To Burn Again…

Though alive with deeper fire,
youth’s inflaming haunts me still;
For the hearth where once it burned now lies
in a half-light faint and still.

Yet if, by chance, a gust should blow by there,
o’er the ashes cold and grey,
the embers all at once are roused.
From underneath the ghost of fires past
there surges ardent flame,
sweet as mayfly cloud does from the earth
when showers deign to fall;
strong as whisky draught,
and whispering as gently as the rain.

Though the embers simply slumber,
though their burning lingers still,
still I yearn that there may surface soon,
from underneath the grey,
that lively heat, that fervent light
that stirs the soul,
that, in the darkness of the night,
flares high and radiant,
and melts the lifeless

Youth, your inflaming
haunts me


Alone in the Dark

In the past few months, my little brother’s eyes have grown somewhat…older. In many ways, Terence is still the same. He’s still dwarfed by many of his classmates, and still hides behind the nearest wall when visitors come over until someone drags him out into the open, then, after a bashful ‘Hi,’ flies up the stairs and slams the door of his bedroom shut. But even though gaps still show in his mouth where little teeth used to be, and he still finds sweet things irresistible and study a recurring nightmare (sometimes, when he’s told to revise for his exams, he even cries), there’s something different about him nowadays.

Ever since my youngest sister, Eleanor, was born, he’s had to give up the lastborn privileges – she is now the two-year-old queen of the Nyiha household. Her subjects? A doting father, a caring mother, a wise, cheerful maid and five insane siblings. For my part, I can’t help it: her innocence just shines out from her, glorious and pure and unpretentious, digging deep into my heart and, by the contrast, so vividly showing me my own interior darkness and complication that I feel ashamed. Often, I turn away so the tears don’t well up; maybe you’ve felt the same way before. And nowadays, when Terence looks at her as they run shouting all over the house, there’s a hint of a protector inside his boyish eyes.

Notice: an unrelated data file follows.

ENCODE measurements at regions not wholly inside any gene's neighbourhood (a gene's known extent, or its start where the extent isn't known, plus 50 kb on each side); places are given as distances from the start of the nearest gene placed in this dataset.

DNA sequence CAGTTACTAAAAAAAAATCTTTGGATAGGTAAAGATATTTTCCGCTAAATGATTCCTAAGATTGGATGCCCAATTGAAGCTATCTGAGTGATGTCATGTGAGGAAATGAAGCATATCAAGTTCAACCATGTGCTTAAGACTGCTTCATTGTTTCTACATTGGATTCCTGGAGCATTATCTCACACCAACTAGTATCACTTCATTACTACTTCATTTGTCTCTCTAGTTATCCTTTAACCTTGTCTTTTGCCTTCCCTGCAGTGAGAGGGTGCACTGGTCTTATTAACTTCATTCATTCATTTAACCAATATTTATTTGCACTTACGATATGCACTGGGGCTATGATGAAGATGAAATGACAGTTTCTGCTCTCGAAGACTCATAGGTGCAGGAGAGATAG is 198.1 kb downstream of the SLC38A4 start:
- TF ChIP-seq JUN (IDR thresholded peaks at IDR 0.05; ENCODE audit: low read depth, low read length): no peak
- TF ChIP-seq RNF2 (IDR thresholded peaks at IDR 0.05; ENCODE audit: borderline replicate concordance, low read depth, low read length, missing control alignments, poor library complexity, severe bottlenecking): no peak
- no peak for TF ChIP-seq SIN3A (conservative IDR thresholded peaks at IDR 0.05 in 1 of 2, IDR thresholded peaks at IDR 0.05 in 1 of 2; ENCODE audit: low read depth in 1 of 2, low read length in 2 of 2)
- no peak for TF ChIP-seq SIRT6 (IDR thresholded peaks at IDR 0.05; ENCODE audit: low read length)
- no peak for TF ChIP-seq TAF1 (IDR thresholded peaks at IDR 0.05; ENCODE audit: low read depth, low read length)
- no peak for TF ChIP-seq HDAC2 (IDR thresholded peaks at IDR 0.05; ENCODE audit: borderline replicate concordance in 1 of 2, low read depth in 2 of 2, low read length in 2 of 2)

I still remember those nights when he and I used to sleep in the same room. He’d yank the door open and patter across the landing to my parents’ bedroom.

“I’m scared!” His wide eyes would glisten in the half-light coming in through the curtains.

My dad would murmur in a voice thick with sleep, “Mm…what are you scared of?”

“Monsters!” He’d think he’d heard them lurking in the dark …

Remember your old childhood fear.

Alone in the darkness, surrounded by her emptiness, your clothes and your own body heat the only sensations against your skin, she would haunt you. She’d echo every distant sound and long after the silence had settled, she’d whisper it in your ears. She’d compel your imagination to fill her emptiness with all sorts of strange noises and movements. She’d set your heart racing with fear. She’d slow down the passing of time itself. But worst of all was the blindness, and the thoughts that came along with it, that anything could be hiding in your wardrobe, under your bed, right next to you, and you’d never know until it was too late.